The Market's Measure
Yield Curve Shaping Up

Yield Curve Shaping Up

Exchange-traded note points to steepening.

It’s been a grinding year — and not a good one — for holders of the iPath US Treasury Steepener ETN (NYSE Arca: STPP). In each of the 12 months, the note’s lost an average of one percent as disinflationary expectations became evermore pervasive.

Barclays Capital launched STPP along with its opposite number, the iPath US Treasury Flattener ETN (NYSE Arca: FLAT), five years ago in a bid to attract investors into the yield curve business. Each note is keyed to the Barclays 2Y/10Y Yield Curve Index, a benchmark that simulates rolling investments — short and long — in two- and ten-year U.S. Treasury note futures. STTP buyers nominally bet on two-year note prices to rise (and yields to fall) relative to ten-year paper.  

As you can see from the chart below, that’s been a bum wager recently.  In the last 12 months, the unlevered two-year/ten-year curve has actually flattened by 90 basis points, or 40 percent. 

 

Click to Enlarge

 

There are signs, however, that the trend may soon reverse. The chart shows a head-and-shoulders bottom formed by price action over 2015’s first quarter. After bottoming at the $32 level in January, the STPP note price has risen raggedly above its 50-day moving average to form a right shoulder and is poised now to challenge the neckline intersecting the 200-day moving average. A successful breakthrough would set the stage for a run to the $38 level, a price not attained since September 2014.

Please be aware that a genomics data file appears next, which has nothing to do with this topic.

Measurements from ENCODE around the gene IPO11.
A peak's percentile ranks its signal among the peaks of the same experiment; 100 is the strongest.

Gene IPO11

Recent volatility in STPP’s price stems largely from the tug-and-pull in Fed expectations as hawks and doves skirmished on the likelihood of a rate hike. Judging from the price action in Fed Funds futures, the probability of a rate hike coming out of the June Open Market Committee meeting has more than doubled in the last month. The odds are still small, mind you, but they’re definitely skewing away from stasis or easing.

 

 

Brad Zigler is REP./WealthManagement's Alternative Investments Editor. Previously, he was the head of marketing, research and education for the Pacific Exchange's (now NYSE Arca) option market and the iShares complex of exchange traded funds.

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